Application Review FAQ
How does the Admissions Committee evaluate applications for admission?
Applications are holistically reviewed by the Committee, a process that thoroughly considers each candidate’s intellectual and academic qualifications, performance on the Law School Admission Test (LSAT), and an examination of the personal qualities considered requisite to scholastic success, professional distinction, and public service.
Are there cutoff scores to apply to the Law School? What are the median undergraduate GPA and LSAT scores for Columbia Law School students?
There is no minimum undergraduate GPA or LSAT score in the consideration process for admission to Columbia Law School. For the 2013 entering class, the median undergraduate GPA was 3.71 and the median LSAT score was 172.
Although academic achievements and performance on the LSAT are clearly relevant to the selection process, we strongly emphasize that admission to the Law School is based on a variety of quantitative and qualitative factors contained in your application, not solely on either grades or test scores. Every complete application is read in full by at least two members of the Admissions Committee.
View the most recent Class Profile, including GPA and LSAT statistics.
Can I arrange for an interview with an admissions officer to discuss my candidacy?
During the 2014-2015 admissions cycle, candidates may be contacted for interviews. Unfortunately, we are unable to consider requests for interviews.
The Office of Admissions does maintain a liberal open-door policy for prospective students and applicants who would like to speak with an admissions officer. No appointment is necessary, and you may speak with an officer on a call-in and/or walk-in basis during regular business hours (Monday-Friday, 9:00 a.m.– 5:00 p.m.).
What undergraduate major(s) should I pursue?
Columbia Law School does not require or prefer any specific major or minor. A recent review of our entering class finds the following undergraduate majors substantially represented:
- 26% Political Science/Government
- 14% Economics
- 10% History
- 9% Science/Engineering/Mathematics
- 8% Humanities
- 8% Social Sciences (other)
Other concentrations include, but are not limited to, anthropology, art history, finance/accounting/business, humanities, international relations, language studies, philosophy, policy studies, psychology, and religion.
From what undergraduate institutions do you generally accept students?
The admissions committee is dedicated to admitting and enrolling students from a true cross section of colleges and universities throughout the country and the world. In fact, there are approximately 200 undergraduate institutions currently represented in our J.D. program.
Regardless of institution(s) attended, the committee carefully considers:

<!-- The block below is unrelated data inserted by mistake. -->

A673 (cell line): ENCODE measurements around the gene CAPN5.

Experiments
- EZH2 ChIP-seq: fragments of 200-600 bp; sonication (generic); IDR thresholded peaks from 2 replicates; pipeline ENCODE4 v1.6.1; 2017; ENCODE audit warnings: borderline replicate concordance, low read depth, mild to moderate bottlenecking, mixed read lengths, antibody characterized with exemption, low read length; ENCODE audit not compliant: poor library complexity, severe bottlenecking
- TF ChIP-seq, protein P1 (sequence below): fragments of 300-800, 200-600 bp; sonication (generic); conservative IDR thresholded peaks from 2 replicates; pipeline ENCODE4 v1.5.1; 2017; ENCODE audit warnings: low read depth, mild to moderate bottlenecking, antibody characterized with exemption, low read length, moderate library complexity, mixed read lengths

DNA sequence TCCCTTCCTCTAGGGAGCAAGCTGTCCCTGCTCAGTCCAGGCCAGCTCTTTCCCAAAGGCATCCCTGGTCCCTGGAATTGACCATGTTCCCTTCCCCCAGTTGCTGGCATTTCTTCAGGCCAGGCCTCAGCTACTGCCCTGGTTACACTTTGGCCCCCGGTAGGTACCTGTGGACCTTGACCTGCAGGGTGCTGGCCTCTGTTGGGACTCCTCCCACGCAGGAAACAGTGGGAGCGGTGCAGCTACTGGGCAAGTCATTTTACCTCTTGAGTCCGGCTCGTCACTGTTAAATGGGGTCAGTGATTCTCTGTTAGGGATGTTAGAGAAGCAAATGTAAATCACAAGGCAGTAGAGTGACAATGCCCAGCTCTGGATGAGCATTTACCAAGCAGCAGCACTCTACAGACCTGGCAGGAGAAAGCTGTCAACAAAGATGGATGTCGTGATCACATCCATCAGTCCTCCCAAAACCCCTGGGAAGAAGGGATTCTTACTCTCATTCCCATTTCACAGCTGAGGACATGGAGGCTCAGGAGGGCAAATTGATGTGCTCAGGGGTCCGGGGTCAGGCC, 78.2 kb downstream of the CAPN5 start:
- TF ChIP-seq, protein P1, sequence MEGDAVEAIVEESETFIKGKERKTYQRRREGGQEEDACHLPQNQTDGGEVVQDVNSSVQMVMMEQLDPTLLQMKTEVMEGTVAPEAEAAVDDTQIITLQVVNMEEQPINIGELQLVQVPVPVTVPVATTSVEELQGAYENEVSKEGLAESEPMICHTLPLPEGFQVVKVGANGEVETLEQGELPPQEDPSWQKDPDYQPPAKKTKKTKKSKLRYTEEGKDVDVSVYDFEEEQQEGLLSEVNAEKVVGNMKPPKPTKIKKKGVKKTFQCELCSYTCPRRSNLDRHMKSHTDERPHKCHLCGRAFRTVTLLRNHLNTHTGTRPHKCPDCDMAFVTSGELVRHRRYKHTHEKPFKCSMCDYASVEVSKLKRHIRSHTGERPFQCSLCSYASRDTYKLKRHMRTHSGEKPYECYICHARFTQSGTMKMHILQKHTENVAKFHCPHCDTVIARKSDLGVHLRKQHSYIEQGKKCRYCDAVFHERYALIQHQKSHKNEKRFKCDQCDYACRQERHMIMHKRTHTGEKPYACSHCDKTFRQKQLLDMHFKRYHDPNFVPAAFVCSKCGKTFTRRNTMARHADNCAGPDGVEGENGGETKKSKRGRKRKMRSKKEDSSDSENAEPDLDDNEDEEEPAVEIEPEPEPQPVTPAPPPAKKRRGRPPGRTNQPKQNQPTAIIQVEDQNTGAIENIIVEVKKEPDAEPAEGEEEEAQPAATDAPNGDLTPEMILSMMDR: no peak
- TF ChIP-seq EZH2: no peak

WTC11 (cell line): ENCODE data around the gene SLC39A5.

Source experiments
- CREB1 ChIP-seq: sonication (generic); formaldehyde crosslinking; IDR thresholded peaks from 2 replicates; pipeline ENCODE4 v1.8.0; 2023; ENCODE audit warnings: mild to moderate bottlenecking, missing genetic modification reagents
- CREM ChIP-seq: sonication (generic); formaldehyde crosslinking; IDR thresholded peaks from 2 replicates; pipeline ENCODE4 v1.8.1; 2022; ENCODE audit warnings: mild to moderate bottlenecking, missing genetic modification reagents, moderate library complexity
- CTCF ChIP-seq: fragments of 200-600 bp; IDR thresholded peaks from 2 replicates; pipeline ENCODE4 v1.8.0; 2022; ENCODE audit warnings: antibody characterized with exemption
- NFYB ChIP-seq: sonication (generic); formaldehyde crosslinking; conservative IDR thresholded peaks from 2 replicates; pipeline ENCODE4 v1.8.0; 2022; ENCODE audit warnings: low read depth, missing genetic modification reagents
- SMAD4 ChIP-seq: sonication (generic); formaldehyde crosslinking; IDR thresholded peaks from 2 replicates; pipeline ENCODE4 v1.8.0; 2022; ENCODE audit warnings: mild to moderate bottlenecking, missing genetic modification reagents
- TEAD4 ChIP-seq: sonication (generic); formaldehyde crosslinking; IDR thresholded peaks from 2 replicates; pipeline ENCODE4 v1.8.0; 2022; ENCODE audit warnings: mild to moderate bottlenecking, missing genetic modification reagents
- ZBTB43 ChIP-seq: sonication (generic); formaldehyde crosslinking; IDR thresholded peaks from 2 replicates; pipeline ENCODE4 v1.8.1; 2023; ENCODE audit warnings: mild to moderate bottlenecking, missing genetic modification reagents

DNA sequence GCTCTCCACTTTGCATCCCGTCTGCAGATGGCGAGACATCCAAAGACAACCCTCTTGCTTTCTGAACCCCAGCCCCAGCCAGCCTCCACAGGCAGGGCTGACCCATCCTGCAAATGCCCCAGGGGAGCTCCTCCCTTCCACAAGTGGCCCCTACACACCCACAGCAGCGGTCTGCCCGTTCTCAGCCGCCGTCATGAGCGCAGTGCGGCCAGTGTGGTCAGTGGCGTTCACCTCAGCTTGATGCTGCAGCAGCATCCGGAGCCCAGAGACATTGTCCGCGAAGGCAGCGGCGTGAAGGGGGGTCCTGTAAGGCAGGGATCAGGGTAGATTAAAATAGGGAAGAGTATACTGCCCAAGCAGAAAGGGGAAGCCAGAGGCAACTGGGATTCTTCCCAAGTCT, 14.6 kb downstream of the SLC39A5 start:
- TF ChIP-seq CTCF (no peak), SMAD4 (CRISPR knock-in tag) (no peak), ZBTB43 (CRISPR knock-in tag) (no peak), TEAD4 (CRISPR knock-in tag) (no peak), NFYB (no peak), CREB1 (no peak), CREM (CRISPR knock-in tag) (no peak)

- Rigor, breadth, and depth of curriculum
- Grade trends over time (upward or downward)
- Institutional grading trends (grade inflation)
- Special honors, awards, and fellowships
- Letters of recommendation
- Professional and extracurricular experiences
- Community service and political activity
How does the Committee view graduate work and/or professional experience?
Applicants who have earned advanced degrees or have significant work experience are certainly considered positively in the review process, and such achievements may enhance their candidacy for admission. Typically, about two-thirds of the entering class each year has either completed graduate work or has been employed full-time prior to entering Columbia Law School. The J.D. program does not require that applicants possess an advanced degree or professional work experience.
How is graduate school considered relative to undergraduate achievement?
Applicants' undergraduate performance is critically important and serves as a universal criterion for every law school applicant. However, as applicants progress in their post-college careers, graduate work will also be taken into consideration. It may not serve as a replacement, however, for undergraduate performance.
How heavily does LSAT performance factor into admissions decisions?
In reviewing applications to Columbia Law School, no weights or relative levels of importance are assigned to any one specific criterion for admission. Indeed, the Admissions Committee takes the entire application into consideration to arrive at a final admissions decision. While strong LSAT scores may certainly indicate strength in one's application, the Committee considers the academic record, along with the other personal and biographical information in the file, most carefully.
How are multiple LSAT scores viewed?
Even though the ABA requires that we report the highest LSAT score, the Committee considers the entire LSAT testing history when evaluating applications for admission.